Adele takes 4 capsules a day, increased from 2, and now has monthly visits to see her doctor and scans every 3 months. Her latest scan showed that the tumour is shrinking.

Adele Adams, who has two Dachshunds called Biscuit and Frankie said: “I should have died 4 times but thankfully I didn’t. It’s been very tough, and I really shouldn’t be here. Before starting on this trial I’d suffered sepsis twice, contracted pneumonia and my right lung collapsed at one point.

“On one occasion when I was really ill, and struggling for breath, I just wanted to go. I’m not religious but I saw a hand reaching up to take my hand. The love I felt was so intense. I felt so safe, frightened yet safe, if that makes sense? I wasn’t scared of dying, just of not being able to take my next breath and worried about what would happen to my dogs.

“I’ve only previously been in remission for a month in 8 years, yet I feel alive. If you get offered the opportunity to go on a clinical trial, grab it with both hands.  I couldn’t walk or even stand and now I’m playing golf. I’m not scared of cancer. If it wants to fight, I say ‘game on’.  If it’s in my way, I make it move.

“Unbelievably my dad had the same type of lymphoma as me for 13 years. I lost him 2 years ago.  He was my rock and I miss him every day. Fortunately, I’m still here, and I have to thank the exceptional care at The Christie for that.”

Adele has a passion for golf and has won 3 trophies. “In January I got back on the golf course for the first time since July. When I hit the golf ball I imagine I’m hitting everyone’s cancer.  That’s why I do so well,” she said. 

Dr Kim Linton, consultant medical oncologist at The Christie, and the principal investigator for the trial said: “This new trial drug is designed to eliminate lymphoma from cells by degrading a critical growth protein. It works differently to licensed treatments that block the same protein. Some lymphomas develop resistance to the licensed drugs, which this new drug can overcome. Adele is on the dose escalation part of the trial and has doubled the dose since starting.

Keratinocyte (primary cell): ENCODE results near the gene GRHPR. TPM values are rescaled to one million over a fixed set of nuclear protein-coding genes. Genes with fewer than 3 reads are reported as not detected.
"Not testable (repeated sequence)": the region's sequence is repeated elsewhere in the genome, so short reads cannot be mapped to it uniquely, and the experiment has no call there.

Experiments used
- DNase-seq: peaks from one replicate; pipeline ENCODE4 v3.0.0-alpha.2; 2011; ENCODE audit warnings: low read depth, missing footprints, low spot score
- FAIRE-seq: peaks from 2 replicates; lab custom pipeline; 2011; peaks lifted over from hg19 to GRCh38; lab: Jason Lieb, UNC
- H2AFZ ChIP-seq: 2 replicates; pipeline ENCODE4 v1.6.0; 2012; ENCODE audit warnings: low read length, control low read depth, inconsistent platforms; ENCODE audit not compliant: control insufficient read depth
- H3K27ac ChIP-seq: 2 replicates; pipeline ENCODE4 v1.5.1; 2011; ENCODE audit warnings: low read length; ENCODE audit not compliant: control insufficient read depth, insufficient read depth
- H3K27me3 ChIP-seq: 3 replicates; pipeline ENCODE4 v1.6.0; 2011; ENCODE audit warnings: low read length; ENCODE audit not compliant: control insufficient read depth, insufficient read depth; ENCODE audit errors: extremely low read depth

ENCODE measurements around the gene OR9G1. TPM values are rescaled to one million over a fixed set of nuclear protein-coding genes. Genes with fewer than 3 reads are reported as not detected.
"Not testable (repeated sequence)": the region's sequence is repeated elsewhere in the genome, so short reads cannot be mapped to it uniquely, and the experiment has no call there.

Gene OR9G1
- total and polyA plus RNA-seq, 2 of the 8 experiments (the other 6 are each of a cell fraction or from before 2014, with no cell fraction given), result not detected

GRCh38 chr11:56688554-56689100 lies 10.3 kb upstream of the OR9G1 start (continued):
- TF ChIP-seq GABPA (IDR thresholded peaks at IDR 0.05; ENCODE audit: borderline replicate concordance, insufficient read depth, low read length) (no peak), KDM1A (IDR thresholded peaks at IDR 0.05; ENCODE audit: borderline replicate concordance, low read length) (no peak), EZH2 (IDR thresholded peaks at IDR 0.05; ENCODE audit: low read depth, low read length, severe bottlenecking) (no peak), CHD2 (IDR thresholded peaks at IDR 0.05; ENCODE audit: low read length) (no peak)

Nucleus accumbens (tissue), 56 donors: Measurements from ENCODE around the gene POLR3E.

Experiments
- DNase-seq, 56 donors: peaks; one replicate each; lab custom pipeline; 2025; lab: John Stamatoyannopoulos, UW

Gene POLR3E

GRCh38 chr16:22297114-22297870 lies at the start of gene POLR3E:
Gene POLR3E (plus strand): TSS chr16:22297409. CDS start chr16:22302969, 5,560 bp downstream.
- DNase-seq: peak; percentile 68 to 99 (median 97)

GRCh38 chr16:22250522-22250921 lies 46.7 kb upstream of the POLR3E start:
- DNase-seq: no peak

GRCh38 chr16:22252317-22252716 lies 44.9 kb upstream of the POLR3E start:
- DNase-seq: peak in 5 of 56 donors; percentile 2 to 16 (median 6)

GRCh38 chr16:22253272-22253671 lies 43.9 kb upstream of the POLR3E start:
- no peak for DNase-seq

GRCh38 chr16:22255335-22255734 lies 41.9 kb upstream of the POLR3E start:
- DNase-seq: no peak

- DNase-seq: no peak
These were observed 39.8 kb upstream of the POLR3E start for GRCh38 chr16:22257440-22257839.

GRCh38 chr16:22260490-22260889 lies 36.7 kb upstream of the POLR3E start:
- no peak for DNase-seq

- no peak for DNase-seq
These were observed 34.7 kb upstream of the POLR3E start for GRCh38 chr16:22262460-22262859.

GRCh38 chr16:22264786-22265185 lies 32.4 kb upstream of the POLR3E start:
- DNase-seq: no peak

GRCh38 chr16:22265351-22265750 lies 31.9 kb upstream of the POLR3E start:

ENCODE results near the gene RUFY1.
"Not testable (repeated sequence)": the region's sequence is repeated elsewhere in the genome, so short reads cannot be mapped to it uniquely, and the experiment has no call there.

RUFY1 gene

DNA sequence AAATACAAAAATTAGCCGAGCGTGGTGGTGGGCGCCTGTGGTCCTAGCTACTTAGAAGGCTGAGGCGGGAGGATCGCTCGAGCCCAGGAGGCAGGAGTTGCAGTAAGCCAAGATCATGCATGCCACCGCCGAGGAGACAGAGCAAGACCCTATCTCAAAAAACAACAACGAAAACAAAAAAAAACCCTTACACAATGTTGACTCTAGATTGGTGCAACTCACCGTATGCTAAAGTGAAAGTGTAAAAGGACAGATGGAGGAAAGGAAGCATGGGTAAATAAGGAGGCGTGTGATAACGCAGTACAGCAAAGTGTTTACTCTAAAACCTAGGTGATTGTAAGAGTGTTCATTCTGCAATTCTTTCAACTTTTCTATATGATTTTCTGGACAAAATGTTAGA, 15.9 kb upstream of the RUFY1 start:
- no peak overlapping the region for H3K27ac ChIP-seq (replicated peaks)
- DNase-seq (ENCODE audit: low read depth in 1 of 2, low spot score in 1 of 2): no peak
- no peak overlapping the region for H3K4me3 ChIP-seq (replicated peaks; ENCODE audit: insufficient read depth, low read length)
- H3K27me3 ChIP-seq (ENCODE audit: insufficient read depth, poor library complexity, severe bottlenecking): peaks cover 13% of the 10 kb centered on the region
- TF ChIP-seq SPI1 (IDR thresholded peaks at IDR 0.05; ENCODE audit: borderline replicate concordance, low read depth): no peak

“This trial isn’t just about testing how well the treatment works on B-cell lymphomas. In this part of the trial, we will determine if it’s safe and can be tolerated by the patient, and work out what the highest safe dose is. Given it’s at such as early stage of development, the results we’re seeing are impressive and make us cautiously optimistic that we have found a new way to treat patients with difficult to treat B cell lymphomas.  We still have a lot of work to do but potentially this could be a game-changer in the fight against lymphoma.”

This commercial clinical trial is funded by Nurix Therapeutics. It is recruiting patients at several hospitals in the UK and abroad.

Any patients interested in taking part in clinical trials should discuss this option with their consultant or GP. Not all patients will fit the criteria for a specific trial. While clinical trials can be successful for some patients, outcomes can vary from case to case. More information about taking part in clinical trials can be found on our taking part in studies and trials page.

*B-cell lymphoma is a group of cancers that form in the B-cells which form part of the immune system.

** CAR-T is a form of immunotherapy which involves collecting and engineering the patients’ own T cells (also part of the immune system) immune cells to treat their condition.

***CLL or chronic lymphocytic leukaemia is a type of cancer of the blood and bone marrow.   

Last updated: March 2024